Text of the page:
The “B” Word
When income is on the low-end, you have mouths to feed and bills that won’t be going anywhere anytime soon, budgeting can be very daunting. Let’s look at some really practical and feasible options for budgeting on a low-income.
Track Your Expenses
The first step when you are creating your budget is to gain an awareness of where your money goes. Similar to tracking your food when attempting to lose weight and make better eating choices- where do you start if you aren’t aware of the choices you’re making now? Commit to putting pen to paper (or fingertip to touchscreen) and track all of your expenses. Get detailed with it and know that having a clear starting point is going to make all the difference with your budget strategy.
Negotiate Your Bills
After beginning a log of your expenses, where can you negotiate a change for the better? Are you spending more than 30% of your total monthly income on housing? Have you sought out a more affordable cell phone plan for you and your family members? Have you noticed any wasted produce in your home that you could have avoided? These are all questions that will absolutely help you get to that peaceful easy feeling with finances.
Create an Emergency Fund
So you’ve tracked your expenses and negotiated your bills (and other costs of necessities) and you’d like to know where you can continue to chisel away at your lean budget. The next major step would be to strongly consider an emergency fund. It always seems that life happens right as we set new exciting goals, doesn’t it?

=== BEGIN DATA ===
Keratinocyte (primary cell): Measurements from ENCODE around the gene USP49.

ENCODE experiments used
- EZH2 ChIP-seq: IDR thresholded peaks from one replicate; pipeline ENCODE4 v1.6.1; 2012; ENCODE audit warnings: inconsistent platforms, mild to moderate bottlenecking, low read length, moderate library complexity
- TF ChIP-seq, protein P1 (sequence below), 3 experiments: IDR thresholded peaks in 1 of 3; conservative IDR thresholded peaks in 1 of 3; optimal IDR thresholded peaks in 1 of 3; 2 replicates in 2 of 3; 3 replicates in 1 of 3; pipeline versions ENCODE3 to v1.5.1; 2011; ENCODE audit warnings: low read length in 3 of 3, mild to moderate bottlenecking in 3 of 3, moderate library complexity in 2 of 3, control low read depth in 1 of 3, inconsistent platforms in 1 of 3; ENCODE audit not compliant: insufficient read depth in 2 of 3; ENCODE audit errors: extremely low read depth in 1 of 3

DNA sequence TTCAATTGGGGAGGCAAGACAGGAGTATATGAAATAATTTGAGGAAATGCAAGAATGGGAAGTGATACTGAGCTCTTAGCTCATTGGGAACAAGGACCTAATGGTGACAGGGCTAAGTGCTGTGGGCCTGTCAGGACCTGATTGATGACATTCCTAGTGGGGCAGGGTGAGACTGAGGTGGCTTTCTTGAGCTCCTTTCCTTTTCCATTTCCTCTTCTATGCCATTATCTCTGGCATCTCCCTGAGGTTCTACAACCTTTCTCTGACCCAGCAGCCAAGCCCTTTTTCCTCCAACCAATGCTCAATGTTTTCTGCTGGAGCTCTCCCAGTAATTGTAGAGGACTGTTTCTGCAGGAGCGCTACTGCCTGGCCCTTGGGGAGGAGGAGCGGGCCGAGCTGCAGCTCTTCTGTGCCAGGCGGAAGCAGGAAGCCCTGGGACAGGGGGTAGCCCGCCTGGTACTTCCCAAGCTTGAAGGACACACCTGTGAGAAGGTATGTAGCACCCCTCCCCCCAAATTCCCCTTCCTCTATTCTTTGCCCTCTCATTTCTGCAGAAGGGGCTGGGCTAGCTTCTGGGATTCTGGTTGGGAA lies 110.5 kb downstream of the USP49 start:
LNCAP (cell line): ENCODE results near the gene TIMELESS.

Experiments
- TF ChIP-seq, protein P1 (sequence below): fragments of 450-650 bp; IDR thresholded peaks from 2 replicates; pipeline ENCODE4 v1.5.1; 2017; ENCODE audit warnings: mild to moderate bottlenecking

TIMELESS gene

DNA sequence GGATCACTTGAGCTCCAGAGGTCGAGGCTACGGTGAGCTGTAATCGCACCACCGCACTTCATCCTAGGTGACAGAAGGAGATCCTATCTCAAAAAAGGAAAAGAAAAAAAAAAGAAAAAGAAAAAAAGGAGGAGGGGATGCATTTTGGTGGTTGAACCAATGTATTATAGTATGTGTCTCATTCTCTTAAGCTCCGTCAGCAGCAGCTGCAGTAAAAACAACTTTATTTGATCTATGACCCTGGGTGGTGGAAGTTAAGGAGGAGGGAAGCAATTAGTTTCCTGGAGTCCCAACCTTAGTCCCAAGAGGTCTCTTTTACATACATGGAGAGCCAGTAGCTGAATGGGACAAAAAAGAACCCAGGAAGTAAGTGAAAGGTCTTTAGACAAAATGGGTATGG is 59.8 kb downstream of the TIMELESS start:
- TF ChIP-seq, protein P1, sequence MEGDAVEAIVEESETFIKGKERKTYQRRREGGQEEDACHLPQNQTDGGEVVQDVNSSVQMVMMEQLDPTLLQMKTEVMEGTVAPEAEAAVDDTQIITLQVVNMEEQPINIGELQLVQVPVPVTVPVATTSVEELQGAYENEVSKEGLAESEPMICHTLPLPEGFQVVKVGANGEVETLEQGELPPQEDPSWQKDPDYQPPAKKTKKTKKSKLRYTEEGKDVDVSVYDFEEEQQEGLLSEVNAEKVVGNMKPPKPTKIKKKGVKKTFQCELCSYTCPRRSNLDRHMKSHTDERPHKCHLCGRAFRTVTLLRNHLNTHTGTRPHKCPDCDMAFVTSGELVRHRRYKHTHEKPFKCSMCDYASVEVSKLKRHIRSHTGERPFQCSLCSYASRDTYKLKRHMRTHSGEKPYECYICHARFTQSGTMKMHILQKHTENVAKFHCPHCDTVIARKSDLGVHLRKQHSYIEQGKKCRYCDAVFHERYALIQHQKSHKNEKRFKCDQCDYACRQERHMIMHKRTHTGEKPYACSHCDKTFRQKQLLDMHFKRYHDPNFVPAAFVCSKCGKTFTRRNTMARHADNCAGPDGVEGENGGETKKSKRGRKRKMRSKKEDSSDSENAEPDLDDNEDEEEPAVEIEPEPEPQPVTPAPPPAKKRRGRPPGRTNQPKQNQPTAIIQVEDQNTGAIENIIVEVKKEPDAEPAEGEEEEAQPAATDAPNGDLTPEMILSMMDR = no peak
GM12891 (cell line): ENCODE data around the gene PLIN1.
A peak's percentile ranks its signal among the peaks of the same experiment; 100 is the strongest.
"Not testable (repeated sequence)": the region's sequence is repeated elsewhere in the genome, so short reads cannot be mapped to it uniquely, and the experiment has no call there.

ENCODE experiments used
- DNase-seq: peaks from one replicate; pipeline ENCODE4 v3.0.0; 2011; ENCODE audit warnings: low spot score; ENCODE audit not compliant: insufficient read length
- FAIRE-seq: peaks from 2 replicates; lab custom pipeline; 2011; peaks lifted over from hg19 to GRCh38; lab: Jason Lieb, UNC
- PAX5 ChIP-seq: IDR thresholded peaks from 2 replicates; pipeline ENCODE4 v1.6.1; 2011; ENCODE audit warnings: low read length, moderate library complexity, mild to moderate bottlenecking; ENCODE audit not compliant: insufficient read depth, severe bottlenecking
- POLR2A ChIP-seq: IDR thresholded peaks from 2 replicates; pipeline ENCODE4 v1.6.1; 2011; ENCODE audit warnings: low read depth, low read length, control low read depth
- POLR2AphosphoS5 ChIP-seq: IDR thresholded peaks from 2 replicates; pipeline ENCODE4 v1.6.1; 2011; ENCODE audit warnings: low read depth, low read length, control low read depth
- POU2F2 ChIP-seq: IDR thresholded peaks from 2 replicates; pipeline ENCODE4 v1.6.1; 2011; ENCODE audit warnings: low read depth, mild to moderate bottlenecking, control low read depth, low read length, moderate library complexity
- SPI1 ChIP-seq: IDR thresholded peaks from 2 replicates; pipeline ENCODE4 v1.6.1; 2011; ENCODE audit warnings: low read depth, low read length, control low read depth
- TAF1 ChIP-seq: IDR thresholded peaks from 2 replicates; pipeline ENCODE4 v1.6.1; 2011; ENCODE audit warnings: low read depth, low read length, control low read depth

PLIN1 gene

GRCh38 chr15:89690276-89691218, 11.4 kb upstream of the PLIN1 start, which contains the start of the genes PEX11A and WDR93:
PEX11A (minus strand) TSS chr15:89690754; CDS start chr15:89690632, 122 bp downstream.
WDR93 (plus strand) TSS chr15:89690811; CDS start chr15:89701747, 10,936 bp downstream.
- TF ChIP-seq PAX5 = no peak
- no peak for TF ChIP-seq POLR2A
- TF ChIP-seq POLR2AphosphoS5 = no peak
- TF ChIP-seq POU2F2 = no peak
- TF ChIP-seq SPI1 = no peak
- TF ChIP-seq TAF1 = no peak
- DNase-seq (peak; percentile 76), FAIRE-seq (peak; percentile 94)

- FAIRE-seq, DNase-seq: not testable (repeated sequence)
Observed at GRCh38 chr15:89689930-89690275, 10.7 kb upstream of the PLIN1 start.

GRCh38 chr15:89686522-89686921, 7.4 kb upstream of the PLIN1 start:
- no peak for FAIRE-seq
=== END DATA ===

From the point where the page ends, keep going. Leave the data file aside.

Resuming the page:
We say we’ll cut spending, meal-prep, and change our data plans, which are all fantastic things to do. But then we have to consider that we don’t live in a perfect world, and sometimes we get sick. Maybe we don’t have as much work opportunity as we did a month ago, or perhaps we get into a fender-bender. All of these things are simply wrenches thrown in our plans that have the potential to be devastating if we let them be.
However, creating an emergency fund is a wonderful way to lessen the blow. Consider setting a goal of at least $1,000 in an emergency fund. If you’re wanting to reach for the stars, increasing that emergency fund to 3-6 months of living expenses would be ideal. When you tackle that goal, you not only have $1,000 in the bank, you have peace of mind. This helps you continue to make more logical choices with your finances, instead of feeling like every decision you make has to do with choosing between one need and another.
Look for Ways to Earn More Income
If you can get creative with multiple streams of income and you have taken the above steps to creating a functional budget with tangible actions in place, you will win at finances. It sounds too simple because we aren’t discussing retirement, investments, loans, and other complex topics in the world of finance. But with regard to living within your means, making a good life for your family, and having peace that your needs will be met, simplicity is the key.
How can you reach your budget goals faster, and what stream of income can you generate to get there? That solution is usually in the form of your natural talents. Do you have a great temperament with dogs and enjoy being outdoors? Why not post an ad on Facebook to see if someone out there is too busy for their furry friends to get the exercise they need?
Do you bake? Are you crafty? Can you teach/tutor on a favorite subject of yours? There are a plethora of ways you can use your gifts and talents to make a little extra income and change the pace at which you knock your budget out of the park. Just think of the things you enjoy and ask yourself how that particular hobby/skill/knowledge can serve someone else.
The “B” word doesn’t have to be daunting for you and your family. If anything, it is the most powerful tool for you to have in your arsenal. Be encouraged that these practical steps are fool-proof and you have everything you need to start today.
*This article is opinion only and should not be taken as financial advice. The information is general and has not taken into account your objectives, financial situation, or needs. Check with a financial professional before making any decisions.